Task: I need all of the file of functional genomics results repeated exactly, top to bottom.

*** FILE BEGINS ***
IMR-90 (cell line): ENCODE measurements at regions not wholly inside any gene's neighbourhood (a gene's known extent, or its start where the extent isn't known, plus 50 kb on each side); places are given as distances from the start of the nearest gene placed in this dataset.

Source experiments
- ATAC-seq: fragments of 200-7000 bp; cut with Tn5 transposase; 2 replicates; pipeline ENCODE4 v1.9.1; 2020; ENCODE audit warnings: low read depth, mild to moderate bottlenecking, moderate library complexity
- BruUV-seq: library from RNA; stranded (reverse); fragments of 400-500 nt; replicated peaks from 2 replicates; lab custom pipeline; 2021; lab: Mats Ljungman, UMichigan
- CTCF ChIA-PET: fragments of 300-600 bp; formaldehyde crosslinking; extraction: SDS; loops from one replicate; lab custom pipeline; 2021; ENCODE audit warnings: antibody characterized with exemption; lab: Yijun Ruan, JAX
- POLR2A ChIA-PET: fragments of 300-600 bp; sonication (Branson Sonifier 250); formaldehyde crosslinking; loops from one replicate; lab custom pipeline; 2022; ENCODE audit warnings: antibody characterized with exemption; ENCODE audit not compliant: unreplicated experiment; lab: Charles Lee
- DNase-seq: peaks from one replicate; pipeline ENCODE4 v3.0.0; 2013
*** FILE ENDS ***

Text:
IMR-90 (cell line): ENCODE measurements at regions not wholly inside any gene's neighbourhood (a gene's known extent, or its start where the extent isn't known, plus 50 kb on each side); places are given as distances from the start of the nearest gene placed in this dataset.

Source experiments
- ATAC-seq: fragments of 200-7000 bp; cut with Tn5 transposase; 2 replicates; pipeline ENCODE4 v1.9.1; 2020; ENCODE audit warnings: low read depth, mild to moderate bottlenecking, moderate library complexity
- BruUV-seq: library from RNA; stranded (reverse); fragments of 400-500 nt; replicated peaks from 2 replicates; lab custom pipeline; 2021; lab: Mats Ljungman, UMichigan
- CTCF ChIA-PET: fragments of 300-600 bp; formaldehyde crosslinking; extraction: SDS; loops from one replicate; lab custom pipeline; 2021; ENCODE audit warnings: antibody characterized with exemption; lab: Yijun Ruan, JAX
- POLR2A ChIA-PET: fragments of 300-600 bp; sonication (Branson Sonifier 250); formaldehyde crosslinking; loops from one replicate; lab custom pipeline; 2022; ENCODE audit warnings: antibody characterized with exemption; ENCODE audit not compliant: unreplicated experiment; lab: Charles Lee
- DNase-seq: peaks from one replicate; pipeline ENCODE4 v3.0.0; 2013